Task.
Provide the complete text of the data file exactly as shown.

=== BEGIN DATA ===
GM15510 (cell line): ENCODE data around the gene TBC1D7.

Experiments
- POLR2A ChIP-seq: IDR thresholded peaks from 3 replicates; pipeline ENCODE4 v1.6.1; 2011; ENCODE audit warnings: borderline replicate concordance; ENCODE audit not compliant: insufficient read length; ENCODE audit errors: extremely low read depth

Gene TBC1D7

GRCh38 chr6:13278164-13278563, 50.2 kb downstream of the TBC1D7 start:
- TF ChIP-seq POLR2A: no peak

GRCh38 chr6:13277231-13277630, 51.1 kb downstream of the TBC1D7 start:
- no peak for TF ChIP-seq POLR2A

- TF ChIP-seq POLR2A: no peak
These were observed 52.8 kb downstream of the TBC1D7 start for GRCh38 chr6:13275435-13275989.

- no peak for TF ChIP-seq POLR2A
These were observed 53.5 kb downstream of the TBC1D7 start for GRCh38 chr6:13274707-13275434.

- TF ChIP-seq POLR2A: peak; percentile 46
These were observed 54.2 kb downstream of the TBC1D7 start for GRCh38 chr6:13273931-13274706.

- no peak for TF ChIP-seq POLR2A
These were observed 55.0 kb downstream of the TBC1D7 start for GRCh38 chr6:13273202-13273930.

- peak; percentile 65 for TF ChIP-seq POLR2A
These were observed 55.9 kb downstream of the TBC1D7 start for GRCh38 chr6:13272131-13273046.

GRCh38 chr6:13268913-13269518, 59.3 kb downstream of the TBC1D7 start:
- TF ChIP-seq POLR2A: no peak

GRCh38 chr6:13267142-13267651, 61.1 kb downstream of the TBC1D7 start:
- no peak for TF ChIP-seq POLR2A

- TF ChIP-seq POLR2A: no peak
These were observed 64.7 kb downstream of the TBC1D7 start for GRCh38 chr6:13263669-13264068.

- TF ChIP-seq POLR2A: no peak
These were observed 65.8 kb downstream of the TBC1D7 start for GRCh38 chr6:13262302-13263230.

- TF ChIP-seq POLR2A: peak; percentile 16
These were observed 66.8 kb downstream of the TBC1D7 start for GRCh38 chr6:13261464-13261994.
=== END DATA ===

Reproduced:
GM15510 (cell line): ENCODE data around the gene TBC1D7.

Experiments
- POLR2A ChIP-seq: IDR thresholded peaks from 3 replicates; pipeline ENCODE4 v1.6.1; 2011; ENCODE audit warnings: borderline replicate concordance; ENCODE audit not compliant: insufficient read length; ENCODE audit errors: extremely low read depth

Gene TBC1D7

GRCh38 chr6:13278164-13278563, 50.2 kb downstream of the TBC1D7 start:
- TF ChIP-seq POLR2A: no peak

GRCh38 chr6:13277231-13277630, 51.1 kb downstream of the TBC1D7 start:
- no peak for TF ChIP-seq POLR2A

- TF ChIP-seq POLR2A: no peak
These were observed 52.8 kb downstream of the TBC1D7 start for GRCh38 chr6:13275435-13275989.

- no peak for TF ChIP-seq POLR2A
These were observed 53.5 kb downstream of the TBC1D7 start for GRCh38 chr6:13274707-13275434.

- TF ChIP-seq POLR2A: peak; percentile 46
These were observed 54.2 kb downstream of the TBC1D7 start for GRCh38 chr6:13273931-13274706.

- no peak for TF ChIP-seq POLR2A
These were observed 55.0 kb downstream of the TBC1D7 start for GRCh38 chr6:13273202-13273930.

- peak; percentile 65 for TF ChIP-seq POLR2A
These were observed 55.9 kb downstream of the TBC1D7 start for GRCh38 chr6:13272131-13273046.

GRCh38 chr6:13268913-13269518, 59.3 kb downstream of the TBC1D7 start:
- TF ChIP-seq POLR2A: no peak

GRCh38 chr6:13267142-13267651, 61.1 kb downstream of the TBC1D7 start:
- no peak for TF ChIP-seq POLR2A

- TF ChIP-seq POLR2A: no peak
These were observed 64.7 kb downstream of the TBC1D7 start for GRCh38 chr6:13263669-13264068.

- TF ChIP-seq POLR2A: no peak
These were observed 65.8 kb downstream of the TBC1D7 start for GRCh38 chr6:13262302-13263230.

- TF ChIP-seq POLR2A: peak; percentile 16
These were observed 66.8 kb downstream of the TBC1D7 start for GRCh38 chr6:13261464-13261994.